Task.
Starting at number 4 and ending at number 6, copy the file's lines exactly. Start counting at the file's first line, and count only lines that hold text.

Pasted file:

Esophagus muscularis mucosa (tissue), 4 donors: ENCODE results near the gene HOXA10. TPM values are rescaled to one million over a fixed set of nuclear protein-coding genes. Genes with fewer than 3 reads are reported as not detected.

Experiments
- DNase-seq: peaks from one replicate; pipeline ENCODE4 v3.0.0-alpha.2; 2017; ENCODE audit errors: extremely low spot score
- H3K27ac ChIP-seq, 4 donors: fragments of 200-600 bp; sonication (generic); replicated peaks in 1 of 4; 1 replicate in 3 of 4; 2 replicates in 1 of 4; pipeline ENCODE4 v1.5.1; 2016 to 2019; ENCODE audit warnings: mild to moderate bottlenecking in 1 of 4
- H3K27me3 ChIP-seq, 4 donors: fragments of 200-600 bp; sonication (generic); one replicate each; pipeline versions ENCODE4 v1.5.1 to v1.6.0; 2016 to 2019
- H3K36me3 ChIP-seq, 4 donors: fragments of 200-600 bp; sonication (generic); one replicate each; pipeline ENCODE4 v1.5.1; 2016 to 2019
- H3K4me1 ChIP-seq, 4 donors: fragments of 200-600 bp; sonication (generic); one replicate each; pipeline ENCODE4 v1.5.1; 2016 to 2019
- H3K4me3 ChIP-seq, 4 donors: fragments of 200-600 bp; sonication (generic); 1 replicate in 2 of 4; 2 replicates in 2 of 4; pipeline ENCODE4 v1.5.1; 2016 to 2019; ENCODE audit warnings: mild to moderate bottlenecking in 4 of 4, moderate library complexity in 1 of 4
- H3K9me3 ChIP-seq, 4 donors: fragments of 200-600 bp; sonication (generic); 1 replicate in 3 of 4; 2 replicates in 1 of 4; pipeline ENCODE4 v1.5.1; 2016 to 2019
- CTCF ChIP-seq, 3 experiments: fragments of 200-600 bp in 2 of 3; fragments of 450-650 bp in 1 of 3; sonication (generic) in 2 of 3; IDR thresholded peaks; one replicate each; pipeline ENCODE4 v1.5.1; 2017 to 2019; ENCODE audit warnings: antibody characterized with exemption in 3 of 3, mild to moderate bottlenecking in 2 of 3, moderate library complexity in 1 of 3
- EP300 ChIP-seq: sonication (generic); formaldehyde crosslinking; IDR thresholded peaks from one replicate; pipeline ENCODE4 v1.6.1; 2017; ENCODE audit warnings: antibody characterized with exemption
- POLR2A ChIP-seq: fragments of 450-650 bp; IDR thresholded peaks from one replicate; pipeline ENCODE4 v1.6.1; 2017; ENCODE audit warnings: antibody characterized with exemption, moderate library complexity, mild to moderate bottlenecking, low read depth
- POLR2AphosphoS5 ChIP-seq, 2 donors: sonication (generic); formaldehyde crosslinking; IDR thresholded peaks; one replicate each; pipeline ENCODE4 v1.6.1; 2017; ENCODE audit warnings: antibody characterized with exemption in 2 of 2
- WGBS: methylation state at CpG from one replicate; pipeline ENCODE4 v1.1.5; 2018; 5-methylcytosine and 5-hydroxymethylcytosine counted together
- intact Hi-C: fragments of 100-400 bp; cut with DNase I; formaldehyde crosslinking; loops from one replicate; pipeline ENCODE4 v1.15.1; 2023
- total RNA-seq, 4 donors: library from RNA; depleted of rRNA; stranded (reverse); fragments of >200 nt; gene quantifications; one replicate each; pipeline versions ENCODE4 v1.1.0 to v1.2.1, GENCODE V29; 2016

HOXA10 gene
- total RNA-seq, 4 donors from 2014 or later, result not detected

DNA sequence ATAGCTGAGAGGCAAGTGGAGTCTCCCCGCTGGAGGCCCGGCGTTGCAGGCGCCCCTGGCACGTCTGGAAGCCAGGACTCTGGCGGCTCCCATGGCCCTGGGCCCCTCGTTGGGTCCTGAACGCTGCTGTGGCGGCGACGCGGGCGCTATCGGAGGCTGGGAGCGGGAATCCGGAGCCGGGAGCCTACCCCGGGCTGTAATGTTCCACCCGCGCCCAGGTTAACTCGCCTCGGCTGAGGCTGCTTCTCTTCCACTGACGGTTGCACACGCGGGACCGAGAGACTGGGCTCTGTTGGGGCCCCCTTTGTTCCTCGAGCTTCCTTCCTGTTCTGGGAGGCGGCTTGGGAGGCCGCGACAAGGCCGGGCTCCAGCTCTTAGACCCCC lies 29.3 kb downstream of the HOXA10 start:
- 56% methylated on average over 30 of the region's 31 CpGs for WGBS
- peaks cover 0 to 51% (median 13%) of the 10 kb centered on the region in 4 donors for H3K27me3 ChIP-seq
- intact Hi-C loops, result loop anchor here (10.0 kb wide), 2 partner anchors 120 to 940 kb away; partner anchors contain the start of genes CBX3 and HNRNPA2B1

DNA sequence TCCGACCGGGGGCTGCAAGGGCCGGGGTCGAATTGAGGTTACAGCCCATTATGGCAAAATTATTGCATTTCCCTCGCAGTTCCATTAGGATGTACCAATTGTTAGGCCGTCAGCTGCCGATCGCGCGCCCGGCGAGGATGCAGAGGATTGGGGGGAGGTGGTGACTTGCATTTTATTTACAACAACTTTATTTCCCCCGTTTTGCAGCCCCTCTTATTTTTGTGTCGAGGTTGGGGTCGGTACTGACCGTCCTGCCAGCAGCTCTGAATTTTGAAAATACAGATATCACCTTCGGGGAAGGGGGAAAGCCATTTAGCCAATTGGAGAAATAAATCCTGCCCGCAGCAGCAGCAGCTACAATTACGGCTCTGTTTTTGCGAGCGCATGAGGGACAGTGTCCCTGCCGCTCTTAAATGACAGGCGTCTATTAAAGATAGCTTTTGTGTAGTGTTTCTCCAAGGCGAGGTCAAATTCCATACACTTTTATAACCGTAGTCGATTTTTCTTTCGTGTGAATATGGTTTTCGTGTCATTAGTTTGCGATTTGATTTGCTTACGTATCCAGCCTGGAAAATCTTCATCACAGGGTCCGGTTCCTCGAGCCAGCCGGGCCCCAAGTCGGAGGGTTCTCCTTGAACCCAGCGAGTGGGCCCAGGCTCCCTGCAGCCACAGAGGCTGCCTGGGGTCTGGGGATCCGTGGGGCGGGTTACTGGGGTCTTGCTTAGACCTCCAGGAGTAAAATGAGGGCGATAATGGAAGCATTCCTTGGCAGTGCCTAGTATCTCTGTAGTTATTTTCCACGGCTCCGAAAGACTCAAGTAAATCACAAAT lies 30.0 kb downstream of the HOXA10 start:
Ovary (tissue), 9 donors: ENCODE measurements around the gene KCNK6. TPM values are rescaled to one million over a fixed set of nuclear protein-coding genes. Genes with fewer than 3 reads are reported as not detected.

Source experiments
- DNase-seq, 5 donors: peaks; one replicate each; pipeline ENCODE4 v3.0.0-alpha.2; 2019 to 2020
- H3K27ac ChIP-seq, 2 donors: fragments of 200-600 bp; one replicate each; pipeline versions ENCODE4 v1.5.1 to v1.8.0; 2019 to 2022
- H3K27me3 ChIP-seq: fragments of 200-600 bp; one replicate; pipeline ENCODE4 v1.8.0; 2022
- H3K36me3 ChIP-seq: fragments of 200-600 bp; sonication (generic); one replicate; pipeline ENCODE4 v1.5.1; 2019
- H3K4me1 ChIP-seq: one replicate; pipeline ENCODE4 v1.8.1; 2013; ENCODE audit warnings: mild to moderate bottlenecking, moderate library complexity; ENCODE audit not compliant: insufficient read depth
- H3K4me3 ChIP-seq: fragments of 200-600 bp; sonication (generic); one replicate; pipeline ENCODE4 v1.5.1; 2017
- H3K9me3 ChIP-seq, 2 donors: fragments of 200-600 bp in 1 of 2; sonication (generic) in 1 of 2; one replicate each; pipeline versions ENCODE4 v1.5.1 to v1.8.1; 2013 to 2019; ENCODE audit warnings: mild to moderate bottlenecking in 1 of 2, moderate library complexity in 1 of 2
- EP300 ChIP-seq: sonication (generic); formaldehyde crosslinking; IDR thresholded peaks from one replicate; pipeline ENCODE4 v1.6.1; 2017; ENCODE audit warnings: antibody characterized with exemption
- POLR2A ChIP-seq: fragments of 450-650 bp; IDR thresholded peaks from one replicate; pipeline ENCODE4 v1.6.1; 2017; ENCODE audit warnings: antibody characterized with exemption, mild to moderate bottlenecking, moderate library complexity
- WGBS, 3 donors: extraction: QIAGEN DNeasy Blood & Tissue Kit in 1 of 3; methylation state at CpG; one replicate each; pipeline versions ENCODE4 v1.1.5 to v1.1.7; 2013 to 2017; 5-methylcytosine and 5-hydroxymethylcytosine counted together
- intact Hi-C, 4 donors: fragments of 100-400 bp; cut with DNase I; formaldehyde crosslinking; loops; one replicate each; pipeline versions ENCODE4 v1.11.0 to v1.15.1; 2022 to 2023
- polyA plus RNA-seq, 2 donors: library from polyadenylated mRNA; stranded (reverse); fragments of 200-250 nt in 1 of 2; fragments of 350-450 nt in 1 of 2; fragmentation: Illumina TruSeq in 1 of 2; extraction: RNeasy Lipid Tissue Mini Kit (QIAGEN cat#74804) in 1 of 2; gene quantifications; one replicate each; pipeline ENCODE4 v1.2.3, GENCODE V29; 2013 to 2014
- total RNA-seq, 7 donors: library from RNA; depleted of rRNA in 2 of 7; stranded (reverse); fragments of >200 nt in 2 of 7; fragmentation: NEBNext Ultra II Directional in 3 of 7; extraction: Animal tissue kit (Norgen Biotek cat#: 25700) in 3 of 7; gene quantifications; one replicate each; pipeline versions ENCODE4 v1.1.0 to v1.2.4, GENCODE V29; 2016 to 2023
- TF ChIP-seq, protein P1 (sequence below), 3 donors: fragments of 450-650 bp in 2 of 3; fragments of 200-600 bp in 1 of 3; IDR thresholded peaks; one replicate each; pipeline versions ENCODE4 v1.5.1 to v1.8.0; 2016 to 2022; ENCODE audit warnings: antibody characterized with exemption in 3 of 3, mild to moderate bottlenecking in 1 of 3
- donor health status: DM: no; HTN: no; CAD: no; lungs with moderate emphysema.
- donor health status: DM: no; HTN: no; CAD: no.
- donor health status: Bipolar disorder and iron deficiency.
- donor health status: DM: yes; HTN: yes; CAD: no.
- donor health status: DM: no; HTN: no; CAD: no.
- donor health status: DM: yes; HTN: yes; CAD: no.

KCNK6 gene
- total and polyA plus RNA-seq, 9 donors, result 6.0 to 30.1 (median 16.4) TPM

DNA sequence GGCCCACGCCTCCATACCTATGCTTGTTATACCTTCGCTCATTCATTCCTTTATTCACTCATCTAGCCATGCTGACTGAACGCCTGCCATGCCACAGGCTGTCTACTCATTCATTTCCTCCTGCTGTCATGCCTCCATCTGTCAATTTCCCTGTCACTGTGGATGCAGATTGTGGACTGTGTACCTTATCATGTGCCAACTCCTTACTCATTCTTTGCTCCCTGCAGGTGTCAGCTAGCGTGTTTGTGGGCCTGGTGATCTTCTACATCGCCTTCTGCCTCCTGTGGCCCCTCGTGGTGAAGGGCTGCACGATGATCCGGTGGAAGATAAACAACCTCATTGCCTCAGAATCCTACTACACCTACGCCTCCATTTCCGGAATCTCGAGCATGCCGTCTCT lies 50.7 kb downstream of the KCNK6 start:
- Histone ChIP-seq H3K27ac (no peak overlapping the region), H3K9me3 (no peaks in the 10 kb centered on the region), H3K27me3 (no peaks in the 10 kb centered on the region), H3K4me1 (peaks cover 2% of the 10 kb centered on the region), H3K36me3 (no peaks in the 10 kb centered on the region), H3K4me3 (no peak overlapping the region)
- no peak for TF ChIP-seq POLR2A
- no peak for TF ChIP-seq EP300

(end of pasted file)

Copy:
- H3K27ac ChIP-seq, 4 donors: fragments of 200-600 bp; sonication (generic); replicated peaks in 1 of 4; 1 replicate in 3 of 4; 2 replicates in 1 of 4; pipeline ENCODE4 v1.5.1; 2016 to 2019; ENCODE audit warnings: mild to moderate bottlenecking in 1 of 4
- H3K27me3 ChIP-seq, 4 donors: fragments of 200-600 bp; sonication (generic); one replicate each; pipeline versions ENCODE4 v1.5.1 to v1.6.0; 2016 to 2019
- H3K36me3 ChIP-seq, 4 donors: fragments of 200-600 bp; sonication (generic); one replicate each; pipeline ENCODE4 v1.5.1; 2016 to 2019